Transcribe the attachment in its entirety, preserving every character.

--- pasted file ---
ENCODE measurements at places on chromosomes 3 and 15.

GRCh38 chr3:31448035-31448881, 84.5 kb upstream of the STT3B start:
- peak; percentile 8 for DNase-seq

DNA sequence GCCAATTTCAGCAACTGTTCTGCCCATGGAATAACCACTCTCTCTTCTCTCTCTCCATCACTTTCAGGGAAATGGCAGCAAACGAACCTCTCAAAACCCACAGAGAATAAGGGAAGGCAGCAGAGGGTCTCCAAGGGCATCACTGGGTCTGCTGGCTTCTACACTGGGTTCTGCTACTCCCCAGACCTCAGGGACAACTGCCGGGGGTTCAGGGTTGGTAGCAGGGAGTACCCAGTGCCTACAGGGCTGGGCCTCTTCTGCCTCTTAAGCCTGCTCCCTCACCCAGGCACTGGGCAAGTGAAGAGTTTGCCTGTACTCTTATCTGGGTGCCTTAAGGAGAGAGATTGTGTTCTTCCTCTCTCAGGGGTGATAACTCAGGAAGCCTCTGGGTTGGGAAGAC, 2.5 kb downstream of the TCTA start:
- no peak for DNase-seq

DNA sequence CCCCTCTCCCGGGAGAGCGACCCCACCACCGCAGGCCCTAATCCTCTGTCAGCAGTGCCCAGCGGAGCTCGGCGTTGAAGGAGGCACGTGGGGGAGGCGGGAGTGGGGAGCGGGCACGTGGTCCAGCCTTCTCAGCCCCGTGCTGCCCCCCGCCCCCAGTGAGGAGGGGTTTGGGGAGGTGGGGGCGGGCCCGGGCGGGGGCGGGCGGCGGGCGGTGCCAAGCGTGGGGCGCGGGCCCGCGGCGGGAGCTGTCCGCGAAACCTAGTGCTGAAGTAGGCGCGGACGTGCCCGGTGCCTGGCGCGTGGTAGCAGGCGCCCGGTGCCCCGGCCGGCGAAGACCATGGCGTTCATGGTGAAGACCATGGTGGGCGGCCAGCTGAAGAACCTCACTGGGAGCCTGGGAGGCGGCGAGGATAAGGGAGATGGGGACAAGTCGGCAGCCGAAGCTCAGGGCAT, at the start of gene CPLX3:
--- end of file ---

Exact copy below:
ENCODE measurements at places on chromosomes 3 and 15.

GRCh38 chr3:31448035-31448881, 84.5 kb upstream of the STT3B start:
- peak; percentile 8 for DNase-seq

DNA sequence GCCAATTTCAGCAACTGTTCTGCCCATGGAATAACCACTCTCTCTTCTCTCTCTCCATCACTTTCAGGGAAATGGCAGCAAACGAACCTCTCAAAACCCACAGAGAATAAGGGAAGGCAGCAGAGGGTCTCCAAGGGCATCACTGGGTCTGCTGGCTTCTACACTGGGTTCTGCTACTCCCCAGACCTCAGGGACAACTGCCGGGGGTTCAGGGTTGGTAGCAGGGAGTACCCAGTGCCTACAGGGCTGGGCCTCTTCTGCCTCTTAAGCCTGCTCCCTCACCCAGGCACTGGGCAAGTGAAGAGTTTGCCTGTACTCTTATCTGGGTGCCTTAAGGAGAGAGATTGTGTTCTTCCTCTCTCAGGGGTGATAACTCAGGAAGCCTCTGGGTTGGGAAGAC, 2.5 kb downstream of the TCTA start:
- no peak for DNase-seq

DNA sequence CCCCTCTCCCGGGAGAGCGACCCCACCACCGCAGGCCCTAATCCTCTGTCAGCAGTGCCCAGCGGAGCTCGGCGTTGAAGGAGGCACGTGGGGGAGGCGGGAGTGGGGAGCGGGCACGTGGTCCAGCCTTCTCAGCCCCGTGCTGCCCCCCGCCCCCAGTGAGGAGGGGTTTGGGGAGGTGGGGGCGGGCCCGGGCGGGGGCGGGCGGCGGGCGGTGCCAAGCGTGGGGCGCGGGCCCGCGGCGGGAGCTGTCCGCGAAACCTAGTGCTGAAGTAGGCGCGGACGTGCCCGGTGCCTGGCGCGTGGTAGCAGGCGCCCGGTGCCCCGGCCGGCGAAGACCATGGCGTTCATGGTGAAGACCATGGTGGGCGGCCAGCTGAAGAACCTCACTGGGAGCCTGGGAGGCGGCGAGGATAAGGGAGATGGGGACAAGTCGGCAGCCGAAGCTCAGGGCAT, at the start of gene CPLX3: